Difference between revisions of "1992 AIME Problems/Problem 4"

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(Solution 2)
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===Solution 2===
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==Solution 2==
Call the row x, and the number from the leftmost side t. Call the first term in the ratio N. This is <math>\dbinom{x}{t}</math>. The next term is <math>N * \frac{x-t}{t+1}</math>, and the final term is <math>N * \frac{(x-t)*(x-t-1)}{(t+1)*(t+2)}</math>  
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Call the row x, and the number from the leftmost side t. Call the first term in the ratio N. This is <math>\dbinom{x}{t}</math>. The next term is <math>N * \frac{x-t}{t+1}</math>, and the final term is <math>N * \frac{(x-t)*(x-t-1)}{(t+1)*(t+2)}</math>. Because we have the 3:4:5 ratio, <math>\frac{x-t}{t+1} = \frac{4}{3}</math> and <math>\frac{(x-t)*(x-t-1)}{(t+1)*(t+2)} = \frac{5}{3}</math>.
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Solve the equation to get get <math> t= 26 </math> and <math>x = 62</math>.
  
 
{{AIME box|year=1992|num-b=3|num-a=5}}
 
{{AIME box|year=1992|num-b=3|num-a=5}}

Revision as of 12:11, 24 August 2020

Problem

In Pascal's Triangle, each entry is the sum of the two entries above it. In which row of Pascal's Triangle do three consecutive entries occur that are in the ratio $3: 4: 5$?

Solution 1

Consider what the ratio means. Since we know that they are consecutive terms, we can say \[\frac{\dbinom{n}{k-1}}{3} = \frac{\dbinom{n}{k}}{4} = \frac{\dbinom{n}{k+1}}{5}.\]

Taking the first part, and using our expression for $n$ choose $k$, \[\frac{n!}{3(k-1)!(n-k+1)!} = \frac{n!}{4k!(n-k)!}\] \[\frac{1}{3(k-1)!(n-k+1)!} = \frac{1}{4k!(n-k)!}\] \[\frac{1}{3(n-k+1)} = \frac{1}{4k}\] \[n-k+1 = \frac{4k}{3}\] \[n = \frac{7k}{3} - 1\] \[\frac{3(n+1)}{7} = k\] Then, we can use the second part of the equation. \[\frac{n!}{4k!(n-k)!} = \frac{n!}{5(k+1)!(n-k-1)!}\] \[\frac{1}{4k!(n-k)!} = \frac{1}{5(k+1)!(n-k-1)!}\] \[\frac{1}{4(n-k)} = \frac{1}{5(k+1)}\] \[\frac{4(n-k)}{5} = k+1\] \[\frac{4n}{5}-\frac{4k}{5} = k+1\] \[\frac{4n}{5} = \frac{9k}{5} +1.\] Since we know $k = \frac{3(n+1)}{7}$ we can plug this in, giving us \[\frac{4n}{5} = \frac{9\left(\frac{3(n+1)}{7}\right)}{5} +1\] \[4n = 9\left(\frac{3(n+1)}{7}\right)+5\] \[7(4n - 5) = 27n+27\] \[28n - 35 = 27n+27\] \[n = 62\] We can also evaluate for $k$, and find that $k = \frac{3(62+1)}{7} = 27.$ Since we want $n$, however, our final answer is $\boxed{062.}$ ~LaTeX by ciceronii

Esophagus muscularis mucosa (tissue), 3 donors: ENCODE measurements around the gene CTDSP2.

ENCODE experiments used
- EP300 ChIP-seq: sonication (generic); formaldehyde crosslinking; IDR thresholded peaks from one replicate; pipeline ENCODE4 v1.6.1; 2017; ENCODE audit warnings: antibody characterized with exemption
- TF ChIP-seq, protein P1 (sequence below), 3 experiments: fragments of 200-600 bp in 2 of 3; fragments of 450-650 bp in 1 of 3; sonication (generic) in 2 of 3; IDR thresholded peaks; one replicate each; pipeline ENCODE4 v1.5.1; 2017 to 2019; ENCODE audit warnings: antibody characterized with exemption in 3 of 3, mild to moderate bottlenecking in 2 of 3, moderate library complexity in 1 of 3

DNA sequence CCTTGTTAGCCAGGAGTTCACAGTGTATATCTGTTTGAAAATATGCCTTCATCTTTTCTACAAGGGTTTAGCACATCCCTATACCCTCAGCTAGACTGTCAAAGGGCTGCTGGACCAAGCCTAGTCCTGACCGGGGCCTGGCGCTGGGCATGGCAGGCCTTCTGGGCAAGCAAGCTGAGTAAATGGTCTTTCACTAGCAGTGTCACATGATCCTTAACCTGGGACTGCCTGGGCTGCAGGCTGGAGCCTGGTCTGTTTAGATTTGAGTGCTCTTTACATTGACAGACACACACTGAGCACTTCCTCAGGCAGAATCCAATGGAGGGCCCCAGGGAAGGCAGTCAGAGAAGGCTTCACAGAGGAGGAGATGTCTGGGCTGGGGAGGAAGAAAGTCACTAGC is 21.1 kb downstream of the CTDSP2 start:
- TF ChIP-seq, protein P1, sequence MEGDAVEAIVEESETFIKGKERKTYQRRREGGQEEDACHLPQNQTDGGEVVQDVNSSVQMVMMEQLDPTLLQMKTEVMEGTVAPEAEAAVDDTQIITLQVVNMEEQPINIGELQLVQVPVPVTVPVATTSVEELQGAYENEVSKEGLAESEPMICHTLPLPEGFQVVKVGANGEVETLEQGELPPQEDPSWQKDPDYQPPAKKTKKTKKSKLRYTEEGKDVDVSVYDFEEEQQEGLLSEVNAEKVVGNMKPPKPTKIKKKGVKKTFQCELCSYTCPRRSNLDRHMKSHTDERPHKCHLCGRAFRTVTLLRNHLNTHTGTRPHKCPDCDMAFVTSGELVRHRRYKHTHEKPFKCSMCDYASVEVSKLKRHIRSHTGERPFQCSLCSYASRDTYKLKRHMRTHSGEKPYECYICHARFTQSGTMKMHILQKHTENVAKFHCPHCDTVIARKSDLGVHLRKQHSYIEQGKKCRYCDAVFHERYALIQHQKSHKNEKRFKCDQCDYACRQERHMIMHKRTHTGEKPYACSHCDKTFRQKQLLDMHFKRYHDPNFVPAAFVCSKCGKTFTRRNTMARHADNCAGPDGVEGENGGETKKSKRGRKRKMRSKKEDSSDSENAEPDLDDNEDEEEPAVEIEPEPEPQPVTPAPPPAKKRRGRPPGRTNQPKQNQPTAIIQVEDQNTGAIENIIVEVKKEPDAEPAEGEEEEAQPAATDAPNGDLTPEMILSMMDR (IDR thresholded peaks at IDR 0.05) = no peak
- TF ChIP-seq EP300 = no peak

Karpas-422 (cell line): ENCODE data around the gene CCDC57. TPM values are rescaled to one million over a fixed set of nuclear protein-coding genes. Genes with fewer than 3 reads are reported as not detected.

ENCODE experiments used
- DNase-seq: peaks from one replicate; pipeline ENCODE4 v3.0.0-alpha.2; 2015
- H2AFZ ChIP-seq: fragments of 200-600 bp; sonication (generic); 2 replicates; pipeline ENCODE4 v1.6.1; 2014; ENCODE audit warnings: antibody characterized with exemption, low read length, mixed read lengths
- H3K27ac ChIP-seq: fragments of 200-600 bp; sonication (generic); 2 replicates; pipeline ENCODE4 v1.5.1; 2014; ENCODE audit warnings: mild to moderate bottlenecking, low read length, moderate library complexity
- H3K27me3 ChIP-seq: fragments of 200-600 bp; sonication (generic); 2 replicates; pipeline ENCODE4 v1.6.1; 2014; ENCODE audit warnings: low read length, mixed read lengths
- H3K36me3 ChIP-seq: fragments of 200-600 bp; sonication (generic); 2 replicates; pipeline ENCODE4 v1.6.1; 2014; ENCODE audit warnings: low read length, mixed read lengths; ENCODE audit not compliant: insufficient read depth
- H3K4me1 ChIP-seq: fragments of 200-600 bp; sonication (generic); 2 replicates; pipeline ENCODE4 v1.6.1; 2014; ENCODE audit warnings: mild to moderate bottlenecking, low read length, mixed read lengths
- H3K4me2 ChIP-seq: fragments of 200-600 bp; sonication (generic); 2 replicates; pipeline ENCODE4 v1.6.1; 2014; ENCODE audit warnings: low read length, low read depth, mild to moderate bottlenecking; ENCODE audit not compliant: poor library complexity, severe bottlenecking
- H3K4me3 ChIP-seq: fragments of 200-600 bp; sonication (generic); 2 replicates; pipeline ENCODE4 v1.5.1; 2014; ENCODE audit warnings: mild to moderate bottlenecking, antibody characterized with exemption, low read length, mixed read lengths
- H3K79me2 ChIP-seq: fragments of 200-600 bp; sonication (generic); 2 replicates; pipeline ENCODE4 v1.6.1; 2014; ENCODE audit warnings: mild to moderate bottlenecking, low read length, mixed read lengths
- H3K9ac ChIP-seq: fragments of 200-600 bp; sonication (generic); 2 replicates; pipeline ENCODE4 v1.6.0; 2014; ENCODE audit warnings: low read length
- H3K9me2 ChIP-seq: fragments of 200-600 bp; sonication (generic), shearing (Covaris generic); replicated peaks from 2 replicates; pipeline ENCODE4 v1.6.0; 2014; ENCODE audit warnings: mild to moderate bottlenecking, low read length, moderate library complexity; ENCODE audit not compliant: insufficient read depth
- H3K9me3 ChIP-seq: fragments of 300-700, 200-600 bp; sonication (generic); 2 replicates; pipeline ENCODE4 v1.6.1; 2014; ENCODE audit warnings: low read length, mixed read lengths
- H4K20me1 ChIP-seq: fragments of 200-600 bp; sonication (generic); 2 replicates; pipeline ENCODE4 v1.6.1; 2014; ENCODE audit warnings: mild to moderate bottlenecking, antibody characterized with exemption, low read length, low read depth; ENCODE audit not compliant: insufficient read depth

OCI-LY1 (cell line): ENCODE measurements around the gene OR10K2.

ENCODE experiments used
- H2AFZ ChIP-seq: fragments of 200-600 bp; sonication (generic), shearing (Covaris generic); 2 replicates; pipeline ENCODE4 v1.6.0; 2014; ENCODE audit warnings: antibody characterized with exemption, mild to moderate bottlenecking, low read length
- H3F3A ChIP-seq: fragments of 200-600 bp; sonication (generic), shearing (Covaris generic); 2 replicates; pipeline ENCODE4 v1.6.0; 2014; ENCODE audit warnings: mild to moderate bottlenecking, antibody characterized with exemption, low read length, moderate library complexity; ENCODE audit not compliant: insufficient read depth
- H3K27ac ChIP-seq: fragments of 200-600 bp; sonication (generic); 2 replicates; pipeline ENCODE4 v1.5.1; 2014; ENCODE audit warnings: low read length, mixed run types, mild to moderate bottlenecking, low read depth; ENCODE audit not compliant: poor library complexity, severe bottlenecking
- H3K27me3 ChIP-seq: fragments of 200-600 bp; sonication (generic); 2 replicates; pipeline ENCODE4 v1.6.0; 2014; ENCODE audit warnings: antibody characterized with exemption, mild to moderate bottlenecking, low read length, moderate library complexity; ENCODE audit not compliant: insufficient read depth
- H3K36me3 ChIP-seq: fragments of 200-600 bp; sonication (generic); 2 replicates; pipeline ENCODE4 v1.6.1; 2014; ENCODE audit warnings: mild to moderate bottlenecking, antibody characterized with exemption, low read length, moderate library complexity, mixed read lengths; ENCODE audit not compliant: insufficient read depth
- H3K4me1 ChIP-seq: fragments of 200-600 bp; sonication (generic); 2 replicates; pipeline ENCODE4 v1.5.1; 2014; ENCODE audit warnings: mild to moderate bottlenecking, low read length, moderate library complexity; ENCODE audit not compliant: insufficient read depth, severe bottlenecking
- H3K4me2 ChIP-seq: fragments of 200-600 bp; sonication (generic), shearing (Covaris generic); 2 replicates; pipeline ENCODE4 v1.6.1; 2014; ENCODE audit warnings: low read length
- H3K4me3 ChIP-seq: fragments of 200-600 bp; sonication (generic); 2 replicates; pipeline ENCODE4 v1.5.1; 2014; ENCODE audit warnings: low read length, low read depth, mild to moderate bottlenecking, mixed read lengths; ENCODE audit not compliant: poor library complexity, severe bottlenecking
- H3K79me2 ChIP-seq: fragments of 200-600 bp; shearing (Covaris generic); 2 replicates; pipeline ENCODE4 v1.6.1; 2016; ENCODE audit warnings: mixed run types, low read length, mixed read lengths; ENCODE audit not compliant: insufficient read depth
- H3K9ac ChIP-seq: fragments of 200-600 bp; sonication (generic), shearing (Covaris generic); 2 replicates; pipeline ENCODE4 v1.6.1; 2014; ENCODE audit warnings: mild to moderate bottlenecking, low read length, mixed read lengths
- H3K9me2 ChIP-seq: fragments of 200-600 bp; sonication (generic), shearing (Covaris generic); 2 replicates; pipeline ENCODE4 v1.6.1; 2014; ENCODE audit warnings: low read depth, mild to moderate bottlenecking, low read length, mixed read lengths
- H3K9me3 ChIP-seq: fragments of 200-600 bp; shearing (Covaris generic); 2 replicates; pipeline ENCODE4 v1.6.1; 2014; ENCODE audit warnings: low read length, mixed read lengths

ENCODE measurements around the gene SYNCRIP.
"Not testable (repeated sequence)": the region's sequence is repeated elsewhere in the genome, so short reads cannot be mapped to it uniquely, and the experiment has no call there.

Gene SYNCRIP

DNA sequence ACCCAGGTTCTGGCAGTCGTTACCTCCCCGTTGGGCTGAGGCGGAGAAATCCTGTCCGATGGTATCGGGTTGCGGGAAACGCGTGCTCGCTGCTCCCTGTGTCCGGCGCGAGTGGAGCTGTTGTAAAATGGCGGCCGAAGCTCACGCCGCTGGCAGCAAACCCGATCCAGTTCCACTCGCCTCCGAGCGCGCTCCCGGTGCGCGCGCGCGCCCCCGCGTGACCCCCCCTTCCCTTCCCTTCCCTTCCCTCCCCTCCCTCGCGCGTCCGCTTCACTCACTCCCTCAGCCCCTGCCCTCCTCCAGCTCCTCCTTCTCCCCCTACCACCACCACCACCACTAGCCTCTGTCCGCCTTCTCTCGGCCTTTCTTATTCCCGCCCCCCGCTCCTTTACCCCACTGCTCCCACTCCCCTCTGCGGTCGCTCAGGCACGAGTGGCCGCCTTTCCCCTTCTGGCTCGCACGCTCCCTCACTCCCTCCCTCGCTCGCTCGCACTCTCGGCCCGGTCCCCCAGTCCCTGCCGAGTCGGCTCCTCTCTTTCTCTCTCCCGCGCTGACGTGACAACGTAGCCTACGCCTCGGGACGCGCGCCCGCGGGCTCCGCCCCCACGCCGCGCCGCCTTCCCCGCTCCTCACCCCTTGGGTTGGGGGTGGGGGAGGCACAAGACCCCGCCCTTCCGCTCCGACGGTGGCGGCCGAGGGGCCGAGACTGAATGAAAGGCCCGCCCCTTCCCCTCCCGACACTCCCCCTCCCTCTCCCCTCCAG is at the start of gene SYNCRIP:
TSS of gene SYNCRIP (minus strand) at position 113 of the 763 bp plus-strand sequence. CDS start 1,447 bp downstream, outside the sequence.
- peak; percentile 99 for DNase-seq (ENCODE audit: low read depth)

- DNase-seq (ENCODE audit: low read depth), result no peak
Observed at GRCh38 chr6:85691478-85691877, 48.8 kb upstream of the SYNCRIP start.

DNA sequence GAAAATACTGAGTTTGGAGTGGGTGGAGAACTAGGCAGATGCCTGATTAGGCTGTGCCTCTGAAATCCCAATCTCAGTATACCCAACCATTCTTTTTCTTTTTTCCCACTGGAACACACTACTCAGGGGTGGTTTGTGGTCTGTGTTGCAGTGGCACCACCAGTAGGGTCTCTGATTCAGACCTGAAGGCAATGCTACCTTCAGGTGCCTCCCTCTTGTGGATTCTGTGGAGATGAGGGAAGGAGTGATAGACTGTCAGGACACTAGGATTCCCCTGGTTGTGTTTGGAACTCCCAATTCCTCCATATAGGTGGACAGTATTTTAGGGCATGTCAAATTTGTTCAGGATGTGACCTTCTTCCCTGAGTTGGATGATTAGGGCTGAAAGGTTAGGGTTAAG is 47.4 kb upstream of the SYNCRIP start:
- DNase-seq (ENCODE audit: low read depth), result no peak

Solution 2

Call the row x, and the number from the leftmost side t. Call the first term in the ratio N. This is $\dbinom{x}{t}$. The next term is $N * \frac{x-t}{t+1}$, and the final term is $N * \frac{(x-t)*(x-t-1)}{(t+1)*(t+2)}$. Because we have the 3:4:5 ratio, $\frac{x-t}{t+1} = \frac{4}{3}$ and $\frac{(x-t)*(x-t-1)}{(t+1)*(t+2)} = \frac{5}{3}$. Solve the equation to get get $t= 26$ and $x = 62$.

1992 AIME (ProblemsAnswer KeyResources)
Preceded by
Problem 3
Followed by
Problem 5
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All AIME Problems and Solutions

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